If you've tried to download Linkin Park's new single, "Somewhere I Belong," on peer-to-peer networks like KaZaA or LimeWire lately, chances are you downloaded files that looked legit but sounded like — well, something that rhymes with "legit."
File traders are used to weeding through the chaff to get to the wheat, but over the past year a new tactic, "spoofing," has emerged in the fight against file trading. Spoofing is the practice of spamming trading networks with decoy files in an effort to frustrate traders, and, hopefully, drive them to seek music from one of the industry's legitimate downloading destinations.
Not only is spoofing on the rise, but a new company called Covenant is recruiting file traders to post bogus files for them on peer-to-peer networks with the promise of cash and prizes.
Bogus downloads have been around for years, but in the old days it was usually the result of unskilled traders posting corrupted files. As major labels increase the pressure on networks where files are traded illegally and try to drive traffic to legal download services such as MusicNet, Pressplay and Rhapsody, spoofing has emerged as an effective, legal means to combat pirating, industry sources say.
"We certainly are using a number of different countermeasures to make sure people aren't downloading illegally," said Jeanne Meyer, a senior vice president at EMI, whose parent company's roster includes Coldplay, Norah Jones, Kylie Minogue and Radiohead.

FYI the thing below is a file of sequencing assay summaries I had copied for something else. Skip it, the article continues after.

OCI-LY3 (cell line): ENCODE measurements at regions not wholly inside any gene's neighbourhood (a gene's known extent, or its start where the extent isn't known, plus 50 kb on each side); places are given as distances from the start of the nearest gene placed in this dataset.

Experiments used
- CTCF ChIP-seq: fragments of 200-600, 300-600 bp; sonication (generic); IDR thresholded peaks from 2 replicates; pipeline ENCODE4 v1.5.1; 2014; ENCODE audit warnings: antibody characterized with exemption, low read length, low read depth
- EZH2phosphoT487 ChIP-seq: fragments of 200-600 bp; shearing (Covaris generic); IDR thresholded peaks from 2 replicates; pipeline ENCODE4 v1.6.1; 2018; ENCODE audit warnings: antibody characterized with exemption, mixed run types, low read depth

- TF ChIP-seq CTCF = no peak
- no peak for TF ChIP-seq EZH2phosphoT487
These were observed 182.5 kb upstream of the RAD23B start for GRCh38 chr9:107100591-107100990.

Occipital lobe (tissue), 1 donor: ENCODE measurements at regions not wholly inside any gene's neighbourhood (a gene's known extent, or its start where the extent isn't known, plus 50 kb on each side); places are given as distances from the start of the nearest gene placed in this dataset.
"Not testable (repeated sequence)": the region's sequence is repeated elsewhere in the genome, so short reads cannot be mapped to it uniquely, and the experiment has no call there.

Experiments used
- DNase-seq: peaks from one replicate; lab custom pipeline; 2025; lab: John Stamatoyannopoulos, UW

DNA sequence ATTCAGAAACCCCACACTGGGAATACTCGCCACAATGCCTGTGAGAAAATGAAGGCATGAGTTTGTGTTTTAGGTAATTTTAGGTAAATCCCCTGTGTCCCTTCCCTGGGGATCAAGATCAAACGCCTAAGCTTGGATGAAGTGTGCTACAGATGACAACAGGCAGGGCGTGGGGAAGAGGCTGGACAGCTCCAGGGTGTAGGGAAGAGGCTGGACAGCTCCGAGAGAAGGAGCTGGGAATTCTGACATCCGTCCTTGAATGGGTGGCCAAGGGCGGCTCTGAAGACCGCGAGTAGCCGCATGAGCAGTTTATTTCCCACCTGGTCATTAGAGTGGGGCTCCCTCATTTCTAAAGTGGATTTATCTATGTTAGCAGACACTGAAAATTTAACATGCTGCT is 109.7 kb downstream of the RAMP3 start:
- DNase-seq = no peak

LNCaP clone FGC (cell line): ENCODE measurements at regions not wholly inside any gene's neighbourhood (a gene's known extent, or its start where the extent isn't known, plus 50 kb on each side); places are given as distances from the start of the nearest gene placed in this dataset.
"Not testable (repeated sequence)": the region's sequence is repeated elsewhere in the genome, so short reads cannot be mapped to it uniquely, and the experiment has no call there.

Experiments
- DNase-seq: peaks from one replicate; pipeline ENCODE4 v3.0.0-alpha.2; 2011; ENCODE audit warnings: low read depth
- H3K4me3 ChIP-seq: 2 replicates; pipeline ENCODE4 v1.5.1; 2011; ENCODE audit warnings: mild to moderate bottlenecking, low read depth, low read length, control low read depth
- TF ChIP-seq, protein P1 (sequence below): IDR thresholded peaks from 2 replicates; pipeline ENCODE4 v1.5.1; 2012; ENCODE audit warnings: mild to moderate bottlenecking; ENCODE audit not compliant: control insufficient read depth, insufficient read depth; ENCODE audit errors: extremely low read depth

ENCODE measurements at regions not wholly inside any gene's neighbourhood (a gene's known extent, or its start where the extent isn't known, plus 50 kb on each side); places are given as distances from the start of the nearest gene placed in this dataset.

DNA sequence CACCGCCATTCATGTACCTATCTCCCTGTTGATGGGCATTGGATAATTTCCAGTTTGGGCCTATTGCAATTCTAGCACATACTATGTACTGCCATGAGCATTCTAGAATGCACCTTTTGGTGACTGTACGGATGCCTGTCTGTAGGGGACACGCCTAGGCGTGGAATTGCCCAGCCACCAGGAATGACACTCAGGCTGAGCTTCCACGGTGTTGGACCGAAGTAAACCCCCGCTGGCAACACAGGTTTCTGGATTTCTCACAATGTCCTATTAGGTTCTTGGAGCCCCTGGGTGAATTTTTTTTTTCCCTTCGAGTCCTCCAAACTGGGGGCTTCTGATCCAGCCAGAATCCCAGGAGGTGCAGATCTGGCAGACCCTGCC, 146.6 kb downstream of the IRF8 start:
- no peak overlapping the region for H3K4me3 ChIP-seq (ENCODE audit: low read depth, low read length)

Though Meyer wouldn't say whether EMI has hired spoofers, she said she was "aware" of industry leader Overpeer. EMI's goal, she explained, is to deter people from using illegal file-sharing networks while also giving consumers the music they want, the way they want it, and making sure artists are compensated for their work.
One band whose label appears to be taking an aggressive tack on the spoofing front is Linkin Park. On a recent afternoon, attempts to download "Somewhere I Belong" from the LimeWire network resulted in about 60 percent bogus files. Additionally, songs from upcoming Madonna and Blur albums appear to have been heavily spoofed.